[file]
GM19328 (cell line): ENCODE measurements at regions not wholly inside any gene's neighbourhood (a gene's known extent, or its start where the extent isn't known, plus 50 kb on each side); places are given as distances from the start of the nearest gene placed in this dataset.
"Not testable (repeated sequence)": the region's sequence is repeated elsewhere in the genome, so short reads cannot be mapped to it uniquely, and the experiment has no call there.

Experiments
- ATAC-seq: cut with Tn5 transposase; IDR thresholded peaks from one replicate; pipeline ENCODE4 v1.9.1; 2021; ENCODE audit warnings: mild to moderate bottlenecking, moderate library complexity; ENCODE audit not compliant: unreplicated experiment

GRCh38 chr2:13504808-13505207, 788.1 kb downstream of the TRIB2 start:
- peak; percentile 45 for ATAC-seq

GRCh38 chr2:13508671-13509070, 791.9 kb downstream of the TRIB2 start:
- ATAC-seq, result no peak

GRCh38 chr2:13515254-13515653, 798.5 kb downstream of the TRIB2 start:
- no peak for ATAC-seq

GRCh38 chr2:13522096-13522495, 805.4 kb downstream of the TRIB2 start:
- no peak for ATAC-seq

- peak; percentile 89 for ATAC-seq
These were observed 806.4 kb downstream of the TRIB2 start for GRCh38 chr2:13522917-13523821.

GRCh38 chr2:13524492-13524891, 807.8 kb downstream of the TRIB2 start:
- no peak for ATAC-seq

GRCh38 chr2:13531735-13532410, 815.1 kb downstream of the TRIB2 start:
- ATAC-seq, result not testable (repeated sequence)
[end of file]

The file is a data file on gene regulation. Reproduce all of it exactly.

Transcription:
GM19328 (cell line): ENCODE measurements at regions not wholly inside any gene's neighbourhood (a gene's known extent, or its start where the extent isn't known, plus 50 kb on each side); places are given as distances from the start of the nearest gene placed in this dataset.
"Not testable (repeated sequence)": the region's sequence is repeated elsewhere in the genome, so short reads cannot be mapped to it uniquely, and the experiment has no call there.

Experiments
- ATAC-seq: cut with Tn5 transposase; IDR thresholded peaks from one replicate; pipeline ENCODE4 v1.9.1; 2021; ENCODE audit warnings: mild to moderate bottlenecking, moderate library complexity; ENCODE audit not compliant: unreplicated experiment

GRCh38 chr2:13504808-13505207, 788.1 kb downstream of the TRIB2 start:
- peak; percentile 45 for ATAC-seq

GRCh38 chr2:13508671-13509070, 791.9 kb downstream of the TRIB2 start:
- ATAC-seq, result no peak

GRCh38 chr2:13515254-13515653, 798.5 kb downstream of the TRIB2 start:
- no peak for ATAC-seq

GRCh38 chr2:13522096-13522495, 805.4 kb downstream of the TRIB2 start:
- no peak for ATAC-seq

- peak; percentile 89 for ATAC-seq
These were observed 806.4 kb downstream of the TRIB2 start for GRCh38 chr2:13522917-13523821.

GRCh38 chr2:13524492-13524891, 807.8 kb downstream of the TRIB2 start:
- no peak for ATAC-seq

GRCh38 chr2:13531735-13532410, 815.1 kb downstream of the TRIB2 start:
- ATAC-seq, result not testable (repeated sequence)